The International Energy Agency’s advice to COP26 policy-makers pulled few punches.
It’s one thing when pressure groups insist on the need to ‘keep it in the ground’. It’s quite another when the message comes from the International Energy Agency (IAE), the foremost global authority and policy advisor on the sector. Responding to the UK government’s request for a guide for policy-makers at COP26, the 400 milestones of the IAE’s net-zero emissions 2050 (NZE) roadmap give a stark warning to energy producers, consumers and investors: no new oil or gas fields, or coal mines, beyond 2021; no new fossil-fuel boilers from 2025; net-zero emissions electricity in advanced economies by 2035, and globally by 2040.
Looking at the wider economic impact of the transition to a low-carbon economy, the IAE said its NZE scenario could yield a 25 million net increase in jobs. Many may query the IAE’s inclusion of technologies still in development (although US Climate Envoy John Kerry might be relieved). But the agency pointed out its roadmap is one of many possible future options, and it’s hard to argue with the observation that “clean energy innovation” will be critical, as will “a singular, unwavering focus from all governments”.
Kerry’s rose-tinted musings notwithstanding, the Biden administration demonstrated its unwavering focus with a Ford F-150 Lightning test drive and an executive order aimed at identifying, reporting and managing the financial impact of climate change on US households, businesses and the finance system. The order authorises Treasury Secretary Janet Yellen to bolster financial stability against climate-related risks, although regulators including the Securities and Exchange Commission are already on the case.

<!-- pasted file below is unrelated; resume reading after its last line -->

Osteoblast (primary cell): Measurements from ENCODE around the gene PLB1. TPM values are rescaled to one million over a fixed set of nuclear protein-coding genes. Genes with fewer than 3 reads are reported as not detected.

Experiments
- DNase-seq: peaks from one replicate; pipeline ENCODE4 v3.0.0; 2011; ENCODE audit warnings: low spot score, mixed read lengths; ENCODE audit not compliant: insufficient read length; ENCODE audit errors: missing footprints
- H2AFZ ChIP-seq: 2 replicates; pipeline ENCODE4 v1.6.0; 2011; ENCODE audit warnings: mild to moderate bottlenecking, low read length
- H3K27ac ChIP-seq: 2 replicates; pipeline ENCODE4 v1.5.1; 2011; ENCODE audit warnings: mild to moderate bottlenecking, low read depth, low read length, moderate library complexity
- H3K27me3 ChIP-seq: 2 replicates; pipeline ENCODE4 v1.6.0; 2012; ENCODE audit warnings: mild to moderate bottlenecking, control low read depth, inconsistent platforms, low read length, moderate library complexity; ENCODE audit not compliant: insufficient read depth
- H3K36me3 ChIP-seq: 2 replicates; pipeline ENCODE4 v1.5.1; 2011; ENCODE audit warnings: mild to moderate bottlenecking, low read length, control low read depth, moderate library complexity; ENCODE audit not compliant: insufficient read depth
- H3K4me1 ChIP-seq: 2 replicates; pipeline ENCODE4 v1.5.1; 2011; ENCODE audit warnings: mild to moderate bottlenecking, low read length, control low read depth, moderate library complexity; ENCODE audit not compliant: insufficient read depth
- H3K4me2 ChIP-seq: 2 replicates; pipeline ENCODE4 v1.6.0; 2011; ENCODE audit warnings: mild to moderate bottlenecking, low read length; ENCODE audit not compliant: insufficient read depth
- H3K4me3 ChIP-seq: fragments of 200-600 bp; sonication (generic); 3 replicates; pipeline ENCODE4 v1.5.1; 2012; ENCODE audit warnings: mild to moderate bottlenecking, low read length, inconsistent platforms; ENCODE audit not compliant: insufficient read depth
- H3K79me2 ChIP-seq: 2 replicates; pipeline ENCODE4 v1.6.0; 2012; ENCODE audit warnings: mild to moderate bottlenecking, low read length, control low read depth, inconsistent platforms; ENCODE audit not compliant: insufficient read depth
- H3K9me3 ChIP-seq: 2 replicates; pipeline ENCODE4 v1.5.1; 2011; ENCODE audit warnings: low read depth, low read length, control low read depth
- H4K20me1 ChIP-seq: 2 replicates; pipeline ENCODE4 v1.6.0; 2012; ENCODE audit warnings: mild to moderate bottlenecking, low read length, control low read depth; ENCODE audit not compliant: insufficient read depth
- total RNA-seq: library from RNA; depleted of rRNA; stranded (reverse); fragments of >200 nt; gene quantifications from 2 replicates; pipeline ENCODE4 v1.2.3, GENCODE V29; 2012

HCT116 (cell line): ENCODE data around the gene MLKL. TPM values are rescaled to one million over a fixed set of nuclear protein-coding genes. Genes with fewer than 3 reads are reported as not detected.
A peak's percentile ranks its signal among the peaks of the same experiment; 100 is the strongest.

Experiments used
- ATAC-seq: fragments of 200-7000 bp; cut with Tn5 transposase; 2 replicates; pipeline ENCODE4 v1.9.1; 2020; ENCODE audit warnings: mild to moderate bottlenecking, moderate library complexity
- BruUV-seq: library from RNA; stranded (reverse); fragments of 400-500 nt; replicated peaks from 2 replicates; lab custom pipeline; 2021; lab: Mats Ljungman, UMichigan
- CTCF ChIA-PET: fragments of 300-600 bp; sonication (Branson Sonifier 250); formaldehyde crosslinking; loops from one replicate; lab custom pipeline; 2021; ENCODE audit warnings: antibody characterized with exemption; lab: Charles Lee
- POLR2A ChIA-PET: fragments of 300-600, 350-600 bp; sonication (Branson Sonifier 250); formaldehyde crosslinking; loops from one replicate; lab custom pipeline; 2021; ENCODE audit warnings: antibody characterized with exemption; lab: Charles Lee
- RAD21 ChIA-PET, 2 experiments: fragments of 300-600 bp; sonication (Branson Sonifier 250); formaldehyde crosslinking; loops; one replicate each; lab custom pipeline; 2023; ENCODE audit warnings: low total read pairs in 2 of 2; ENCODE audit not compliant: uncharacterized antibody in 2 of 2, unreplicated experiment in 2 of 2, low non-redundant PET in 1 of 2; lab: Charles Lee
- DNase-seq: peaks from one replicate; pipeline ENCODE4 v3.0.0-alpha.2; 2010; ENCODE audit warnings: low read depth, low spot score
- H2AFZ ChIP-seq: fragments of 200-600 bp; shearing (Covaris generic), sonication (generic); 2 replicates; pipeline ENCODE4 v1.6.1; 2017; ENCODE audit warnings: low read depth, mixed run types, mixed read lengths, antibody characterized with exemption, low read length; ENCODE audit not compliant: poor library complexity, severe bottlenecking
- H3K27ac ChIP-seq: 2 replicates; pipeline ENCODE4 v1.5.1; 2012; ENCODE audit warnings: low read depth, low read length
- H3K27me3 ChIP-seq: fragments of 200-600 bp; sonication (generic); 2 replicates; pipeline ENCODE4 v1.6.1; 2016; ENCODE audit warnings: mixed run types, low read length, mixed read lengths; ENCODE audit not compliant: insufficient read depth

Meanwhile in Europe, MEPs voted through a €17.5 billion Just Transition Fund, aimed at supporting regions and communities impacted by the closure of fossil fuel facilities. Ahead of next month’s climate-focused G7 summit, the UK government finalised plans to export methane emissions to the other side of the world. UK Climate Champion Nigel Topping may need his “stubborn optimism”.
It’s not known whether Shell shareholders had time to read the IAE report before voting on the firm’s energy transition strategy, but support levels for the board’s vision and a rival shareholder proposal reflected continued differences of perspective. Elsewhere, there was evidence of growing harmony – or at least productive dialogue – among asset owners and managers on the nature of sustainable investing, even under increasing scrutiny of managers’ net-zero commitments and stewardship policies.
While energy and climate-related issues have understandably dominated the week, investors’ thoughts will no doubt be turning to tomorrow’s Biodiversity Day, marked this year under the slogan, ‘We’re part of the solution’. There are already commitments and comments aplenty, but many of the hard yards of measurement frameworks lie ahead.